shareholders, and boardsweve seen many industry leaders stand up
and use their power, like Kenneth Frazier of Merck and Tim Cook of
Apple (who, himself, frames the obligations of corporations as a moral
responsibility).

In spite of criticism from other public officials, many elected leaders and
university presidents have acted swiftly and courageously to remove
Confederate monuments and address the uncomfortable truths of our
history. In 2015, when South Carolinas then governor Nikki Haley
removed the Confederate flag from the statehouse grounds, she noted that
this is a moment in which we can say that that flag, while an integral
part of our past, does not represent the future of our great state;
Mayor Mitch Landrieu of New Orleans reminded us, in his speech on the
removal of similar monuments, that now is the time to come together
and heal and focus on our larger task. Others, like Mayor Catherine

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Pugh of Baltimore and President Greg Fenves at my alma mater, the


University of Texas, have done away with their communities own
monuments to our countrys racist past.

In spite of the risk-averse cultures of many foundations, leaders like Jim


Canales of the Barr Foundation and Grant Oliphant of the Heinz
Endowments, among others, have offered powerful words rebuking the
hate we saw in Charlottesville. Their admirable responses inspire me, as
important examples of how we can speak truthfully and forcefully.

And in spite of many personal risks, leaders around the world are
organizing and advocating for human rights for those who have been
rendered invisible, exploited, and silenced by history. Im talking about
the moral courage of people like Cecile Richards, president of Planned
Parenthood, and Sherrilyn Ifill, president of the NAACP Legal Defense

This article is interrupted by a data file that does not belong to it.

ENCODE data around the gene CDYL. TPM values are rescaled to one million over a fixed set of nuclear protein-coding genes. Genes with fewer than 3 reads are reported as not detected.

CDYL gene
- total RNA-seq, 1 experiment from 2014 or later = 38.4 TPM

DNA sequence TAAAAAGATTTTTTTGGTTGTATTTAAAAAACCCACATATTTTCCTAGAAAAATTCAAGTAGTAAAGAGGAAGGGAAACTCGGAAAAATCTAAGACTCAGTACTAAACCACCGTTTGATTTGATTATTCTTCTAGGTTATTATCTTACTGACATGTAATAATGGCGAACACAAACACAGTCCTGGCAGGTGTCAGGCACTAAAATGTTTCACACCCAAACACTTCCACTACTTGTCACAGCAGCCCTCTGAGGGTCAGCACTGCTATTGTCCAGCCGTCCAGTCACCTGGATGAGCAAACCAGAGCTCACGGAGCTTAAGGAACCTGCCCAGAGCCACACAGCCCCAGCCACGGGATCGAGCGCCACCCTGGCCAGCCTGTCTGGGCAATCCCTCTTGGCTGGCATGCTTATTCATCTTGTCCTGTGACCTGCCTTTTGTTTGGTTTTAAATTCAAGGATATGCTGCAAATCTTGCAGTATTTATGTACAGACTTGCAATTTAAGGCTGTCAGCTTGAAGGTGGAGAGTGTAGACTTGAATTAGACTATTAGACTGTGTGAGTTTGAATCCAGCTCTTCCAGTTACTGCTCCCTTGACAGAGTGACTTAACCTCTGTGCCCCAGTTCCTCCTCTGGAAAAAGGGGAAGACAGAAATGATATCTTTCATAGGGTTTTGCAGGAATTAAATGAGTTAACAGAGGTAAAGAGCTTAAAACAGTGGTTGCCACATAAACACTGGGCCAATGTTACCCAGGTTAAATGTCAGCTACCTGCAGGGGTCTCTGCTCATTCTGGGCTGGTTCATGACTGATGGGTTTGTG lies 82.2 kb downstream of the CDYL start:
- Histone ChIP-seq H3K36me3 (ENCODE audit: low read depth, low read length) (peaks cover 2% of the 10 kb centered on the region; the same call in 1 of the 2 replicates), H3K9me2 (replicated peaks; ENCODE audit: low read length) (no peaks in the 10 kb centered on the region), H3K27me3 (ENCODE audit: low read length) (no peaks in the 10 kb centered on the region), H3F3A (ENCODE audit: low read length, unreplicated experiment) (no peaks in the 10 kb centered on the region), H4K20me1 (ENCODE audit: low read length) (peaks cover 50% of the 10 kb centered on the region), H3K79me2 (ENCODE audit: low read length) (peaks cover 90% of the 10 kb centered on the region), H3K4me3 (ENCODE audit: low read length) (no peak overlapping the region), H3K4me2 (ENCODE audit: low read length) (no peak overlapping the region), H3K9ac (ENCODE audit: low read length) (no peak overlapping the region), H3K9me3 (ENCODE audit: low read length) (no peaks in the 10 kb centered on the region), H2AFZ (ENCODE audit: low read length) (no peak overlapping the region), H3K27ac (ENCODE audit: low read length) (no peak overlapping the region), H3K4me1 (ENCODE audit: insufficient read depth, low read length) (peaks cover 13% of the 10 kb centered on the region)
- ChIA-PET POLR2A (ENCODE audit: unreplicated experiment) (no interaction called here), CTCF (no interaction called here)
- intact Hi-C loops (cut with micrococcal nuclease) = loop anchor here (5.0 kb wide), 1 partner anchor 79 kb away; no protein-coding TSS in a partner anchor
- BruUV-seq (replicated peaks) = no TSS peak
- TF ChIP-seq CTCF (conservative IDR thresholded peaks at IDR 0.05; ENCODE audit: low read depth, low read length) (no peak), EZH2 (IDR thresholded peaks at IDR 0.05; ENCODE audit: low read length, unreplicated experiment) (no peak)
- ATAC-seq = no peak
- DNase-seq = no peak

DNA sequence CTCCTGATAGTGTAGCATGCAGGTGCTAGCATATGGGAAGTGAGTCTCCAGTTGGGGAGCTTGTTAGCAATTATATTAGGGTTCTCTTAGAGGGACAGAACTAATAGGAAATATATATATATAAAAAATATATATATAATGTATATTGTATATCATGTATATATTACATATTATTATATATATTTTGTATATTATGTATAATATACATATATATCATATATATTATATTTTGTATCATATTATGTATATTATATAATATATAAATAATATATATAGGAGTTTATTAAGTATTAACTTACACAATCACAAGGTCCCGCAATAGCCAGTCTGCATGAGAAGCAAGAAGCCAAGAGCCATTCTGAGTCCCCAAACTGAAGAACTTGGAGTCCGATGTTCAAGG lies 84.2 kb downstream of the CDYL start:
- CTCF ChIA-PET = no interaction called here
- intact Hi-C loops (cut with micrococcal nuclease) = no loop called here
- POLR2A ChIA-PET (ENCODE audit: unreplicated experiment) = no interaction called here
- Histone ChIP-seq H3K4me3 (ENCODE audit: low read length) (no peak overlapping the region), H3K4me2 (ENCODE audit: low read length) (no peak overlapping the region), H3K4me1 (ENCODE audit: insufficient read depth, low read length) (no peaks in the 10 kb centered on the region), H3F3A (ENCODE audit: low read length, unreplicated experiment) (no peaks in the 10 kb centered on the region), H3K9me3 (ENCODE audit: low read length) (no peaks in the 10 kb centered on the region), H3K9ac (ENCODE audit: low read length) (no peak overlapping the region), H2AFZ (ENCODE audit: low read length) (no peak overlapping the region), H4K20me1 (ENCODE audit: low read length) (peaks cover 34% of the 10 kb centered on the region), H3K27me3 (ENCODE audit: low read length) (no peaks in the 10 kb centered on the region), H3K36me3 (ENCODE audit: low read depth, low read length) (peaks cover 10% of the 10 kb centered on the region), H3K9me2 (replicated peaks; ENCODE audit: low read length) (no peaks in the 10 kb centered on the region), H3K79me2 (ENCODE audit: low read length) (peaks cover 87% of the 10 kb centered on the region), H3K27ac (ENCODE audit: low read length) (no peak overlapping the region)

Fund. Im talking about Farhana Khera, president of Muslim Advocates,
and Reverend William Barber, leader of a powerful moral movement for
justice. Im talking about the courageous young people known as the
Dreamers, numbering in the hundreds of thousands, who contribute every
day to the only country they have ever known.

These leaders are my reason for hope in this time of peril. They
demonstrate how we might fill the moral void at the top of our
government and dismantle the systems that stifle progress on the ground.
They remind us what is possible when our political leaders, corporations,
nonprofit organizations, foundations, and fellow citizens and neighbors
take up the mantle and choose to lead.

We need more like them.

We need leaders who build bridges, not walls. We need leaders who work
across party lines and bring us together, not politicians who degrade our
discourse and drive us apart. We need leaders who transcend the politics

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Gmail - My annual letter: A call for moral courage in America 06-09-17 23:01

of division, who reject the language of exclusion even though it has


proven to be a powerful political tactic.

It is up to each and every one of us to stand up for what is rightto our


boards and shareholders and political parties, to our friends and
colleagues, if necessaryeven when it is not in our immediate interest.
And we cannot wait; we must be the leaders our countries need and the
world deserves. After all, what is the point of leadership, if not to lead in
times like these? What could we possibly be holding onto, or out for,
when everythingeverythingis at stake?

Soon, it may be too late for courage, too late to take the necessary steps to
mend our society. We risk reaching a day when whatever ability we had
to influence change or protect our democratic values will have been
squandered.

Instead, I am hopeful that we canand willrealize the urgency of now.


I am hopeful because I see every day that we, together, are ready and
eager and impatient to lead the way toward a more righteous world
defined by its commitment to justice and fairness.

Now is the time for courage. Maya Angelou famously said, when
someone shows you who they are, believe them the first time. And so
this year, my message is simple: Like the poet says, let us show each
otherand the worldwho we are.

As always, I welcome your thoughtsto comment, please visit our


website.

With thanks,